dr bob, a once aspiring mathematical physicist reduced to teaching unenthusiastic undergraduates that dreaded C-word (calculus), came from working class roots. Before going off to his carpenter/builder day, Dad always used to make himself a big bowl of Quaker Oats the old fashioned way, with boiling water on the stovetop. Occasionally bob would go for some weekend farina, a much smoother product, but that lumpy oatmeal never really appealed to him. Later in life another dreaded C-word changed this attitude. Not the Big C, but its little brother "cholesterol", elevated levels of which can lead to fatal heart disease. Or maybe not.
But in spite of the truckloads of oatmeal Dad ingested over his adult life, that dreaded cholesterol took him out anyway, although he had a 13 year reprieve after the first heart event at 53, a milestone year which is just around the corner for bob. And the family physician had counseled some action at the mid-century mark before moving on to Beverly Hills for a better life in a place other than "Pennsylvaniathe state that loves you back" while continuing to increase malpractice insurance premiums. Apparently one of the many problems that afflict our backward state.
Just saying no to cholesterol lowering drugs from Big Pharma, bob decided to try to make some nutrition adjustments. Since ani was also cutting back on bad carbs, compensating for this reduction was already going in the right direction, but with all the press oats had been getting for a decade, giving morning oatmeal a try seemed like more than just a throwback to a family tradition: it seemed like a good choice to help balance the diet. Even the US official food pyramid was finally realizing which way the wind was blowing in the new millennium.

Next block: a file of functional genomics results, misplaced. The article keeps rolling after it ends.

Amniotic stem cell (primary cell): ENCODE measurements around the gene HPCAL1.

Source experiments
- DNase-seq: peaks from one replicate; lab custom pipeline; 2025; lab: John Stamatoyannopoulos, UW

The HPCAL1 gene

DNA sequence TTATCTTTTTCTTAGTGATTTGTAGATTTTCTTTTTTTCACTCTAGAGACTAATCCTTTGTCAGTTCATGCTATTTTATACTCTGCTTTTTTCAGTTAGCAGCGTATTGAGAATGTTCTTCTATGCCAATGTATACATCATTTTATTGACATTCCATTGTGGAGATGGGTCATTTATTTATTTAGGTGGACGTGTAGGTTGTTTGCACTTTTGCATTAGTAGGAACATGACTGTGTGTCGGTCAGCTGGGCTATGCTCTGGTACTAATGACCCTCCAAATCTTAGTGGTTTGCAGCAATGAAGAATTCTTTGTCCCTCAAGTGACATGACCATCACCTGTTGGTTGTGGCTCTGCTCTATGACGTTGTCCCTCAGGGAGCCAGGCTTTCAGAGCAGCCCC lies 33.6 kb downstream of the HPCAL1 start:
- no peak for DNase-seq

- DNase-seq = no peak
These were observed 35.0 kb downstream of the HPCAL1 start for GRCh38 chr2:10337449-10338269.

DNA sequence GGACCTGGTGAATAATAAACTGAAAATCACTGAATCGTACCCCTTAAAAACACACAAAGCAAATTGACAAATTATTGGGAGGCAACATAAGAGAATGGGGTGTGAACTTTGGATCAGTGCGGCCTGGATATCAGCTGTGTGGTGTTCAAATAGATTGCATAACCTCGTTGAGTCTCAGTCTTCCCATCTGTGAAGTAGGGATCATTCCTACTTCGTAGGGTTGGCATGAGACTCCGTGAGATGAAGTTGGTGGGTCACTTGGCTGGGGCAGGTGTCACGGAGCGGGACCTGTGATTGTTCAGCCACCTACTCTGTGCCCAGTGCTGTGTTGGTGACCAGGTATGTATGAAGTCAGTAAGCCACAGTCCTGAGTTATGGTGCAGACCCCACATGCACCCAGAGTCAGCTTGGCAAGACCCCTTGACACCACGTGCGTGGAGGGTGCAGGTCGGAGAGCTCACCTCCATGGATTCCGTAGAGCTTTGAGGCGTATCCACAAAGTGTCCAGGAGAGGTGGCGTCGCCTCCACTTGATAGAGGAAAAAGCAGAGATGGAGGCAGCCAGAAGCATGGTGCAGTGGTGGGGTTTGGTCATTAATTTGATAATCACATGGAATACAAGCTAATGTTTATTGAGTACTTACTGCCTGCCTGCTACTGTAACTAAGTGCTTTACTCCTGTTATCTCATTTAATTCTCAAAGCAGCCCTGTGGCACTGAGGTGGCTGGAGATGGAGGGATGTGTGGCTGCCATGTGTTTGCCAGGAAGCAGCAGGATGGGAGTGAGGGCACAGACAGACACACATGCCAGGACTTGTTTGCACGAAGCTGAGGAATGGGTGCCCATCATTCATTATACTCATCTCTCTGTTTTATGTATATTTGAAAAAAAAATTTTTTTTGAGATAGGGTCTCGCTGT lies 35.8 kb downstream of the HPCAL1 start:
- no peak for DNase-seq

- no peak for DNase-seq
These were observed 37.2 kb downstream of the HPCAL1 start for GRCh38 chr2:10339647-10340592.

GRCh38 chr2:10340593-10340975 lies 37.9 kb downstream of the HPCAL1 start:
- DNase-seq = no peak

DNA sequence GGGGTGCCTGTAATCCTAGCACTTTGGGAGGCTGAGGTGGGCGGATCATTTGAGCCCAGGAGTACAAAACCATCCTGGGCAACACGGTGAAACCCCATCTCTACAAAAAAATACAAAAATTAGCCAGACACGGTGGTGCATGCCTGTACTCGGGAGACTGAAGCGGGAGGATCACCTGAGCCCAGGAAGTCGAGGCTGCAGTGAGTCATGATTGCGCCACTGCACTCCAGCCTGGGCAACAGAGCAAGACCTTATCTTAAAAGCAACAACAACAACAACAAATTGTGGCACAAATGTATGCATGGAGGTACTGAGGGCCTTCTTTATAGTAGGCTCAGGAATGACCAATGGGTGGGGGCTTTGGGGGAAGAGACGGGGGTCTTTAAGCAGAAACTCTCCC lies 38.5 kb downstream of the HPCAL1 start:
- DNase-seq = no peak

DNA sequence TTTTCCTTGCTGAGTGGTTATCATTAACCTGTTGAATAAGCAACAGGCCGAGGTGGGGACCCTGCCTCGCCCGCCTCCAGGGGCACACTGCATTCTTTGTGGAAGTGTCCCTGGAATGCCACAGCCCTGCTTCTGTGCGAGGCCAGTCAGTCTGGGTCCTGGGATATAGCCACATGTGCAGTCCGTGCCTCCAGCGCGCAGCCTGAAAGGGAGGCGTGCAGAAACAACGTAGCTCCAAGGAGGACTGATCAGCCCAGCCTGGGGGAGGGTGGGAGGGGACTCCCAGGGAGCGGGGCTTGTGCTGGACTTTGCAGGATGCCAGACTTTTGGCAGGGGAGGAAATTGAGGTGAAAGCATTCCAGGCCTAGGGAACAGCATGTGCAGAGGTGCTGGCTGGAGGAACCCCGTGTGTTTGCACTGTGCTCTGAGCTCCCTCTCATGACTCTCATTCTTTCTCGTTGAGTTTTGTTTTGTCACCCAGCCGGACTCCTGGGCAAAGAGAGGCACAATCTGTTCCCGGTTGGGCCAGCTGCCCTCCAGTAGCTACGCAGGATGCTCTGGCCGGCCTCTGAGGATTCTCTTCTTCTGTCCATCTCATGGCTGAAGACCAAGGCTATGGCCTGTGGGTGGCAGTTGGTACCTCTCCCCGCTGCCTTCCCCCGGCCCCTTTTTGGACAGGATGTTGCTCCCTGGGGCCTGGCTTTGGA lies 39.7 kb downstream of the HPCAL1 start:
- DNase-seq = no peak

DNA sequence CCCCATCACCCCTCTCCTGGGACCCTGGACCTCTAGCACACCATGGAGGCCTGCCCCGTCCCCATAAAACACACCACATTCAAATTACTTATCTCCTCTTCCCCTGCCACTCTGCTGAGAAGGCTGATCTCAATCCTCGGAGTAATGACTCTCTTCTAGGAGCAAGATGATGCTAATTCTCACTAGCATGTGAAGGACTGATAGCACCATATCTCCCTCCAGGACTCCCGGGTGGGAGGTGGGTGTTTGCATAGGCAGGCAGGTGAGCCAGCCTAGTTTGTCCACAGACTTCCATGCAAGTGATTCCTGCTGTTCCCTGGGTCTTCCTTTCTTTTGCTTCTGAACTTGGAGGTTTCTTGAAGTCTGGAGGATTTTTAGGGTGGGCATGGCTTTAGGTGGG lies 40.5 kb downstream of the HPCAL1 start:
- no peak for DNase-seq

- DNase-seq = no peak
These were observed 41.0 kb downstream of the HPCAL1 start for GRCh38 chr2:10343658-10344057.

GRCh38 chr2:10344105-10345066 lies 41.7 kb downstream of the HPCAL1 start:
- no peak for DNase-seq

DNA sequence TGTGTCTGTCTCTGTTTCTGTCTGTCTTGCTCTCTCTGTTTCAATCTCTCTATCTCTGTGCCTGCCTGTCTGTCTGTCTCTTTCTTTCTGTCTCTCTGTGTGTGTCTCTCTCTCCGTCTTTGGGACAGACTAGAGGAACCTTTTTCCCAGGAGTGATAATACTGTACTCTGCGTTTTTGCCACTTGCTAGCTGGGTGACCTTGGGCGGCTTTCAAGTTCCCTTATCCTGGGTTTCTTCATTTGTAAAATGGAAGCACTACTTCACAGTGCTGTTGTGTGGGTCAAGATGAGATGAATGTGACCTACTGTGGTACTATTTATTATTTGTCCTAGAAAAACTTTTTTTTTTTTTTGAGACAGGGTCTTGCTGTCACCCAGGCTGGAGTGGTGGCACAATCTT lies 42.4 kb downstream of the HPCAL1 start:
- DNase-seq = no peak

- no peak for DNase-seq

Starting with the package recommended dose of 1/2 c, for which all the nutrition info is calculated, bob found it too much once dressed up with the half-banana and fruit-flavored yogurt (usually peach) topped off by another cholesterol weapon: walnuts. Too filling, after taking into consideration the 5 g fiber toasted whole wheat muffin (plain) and the glass of juice. Lowering to 1/4 c cuts the benefits from the oats in half, but 1/4 c is better than zero. It seems impossible to actually eat all the daily recommendations from the food pyramid anyway: the alternative is to try balancing out what does actually get ingested on a regular basis.
After a year of higher fiber intake and better average carb quality and increased regular exercise on the gazelle machine, the new cholesterol numbers had only moved in the right direction a few points. What to do. Back to bob's original physician, who suggests a relatively new test: the carotid artery scan. Bad cholesterol numbers are only a POSSIBLE indication of trouble ahead. Without any other negative indicators (besides a father who dropped at 67 and his father who dropped at 63, at least saving themselves from the need for long term care insurance), there was no guarantee that the arteries were clogging up. The carotid arteries in the neck are big and accessible to an ultrasound examination coupled to high tech physics-intense machinery that checks out the situation. Like the canaries in the coal mines, but PETA friendly in that no animals need die in the testing. The test clears bob to continue just saying no to cholesterol lowering drugs. For now. But this oatmeal regimen is pretty tasty. No going back.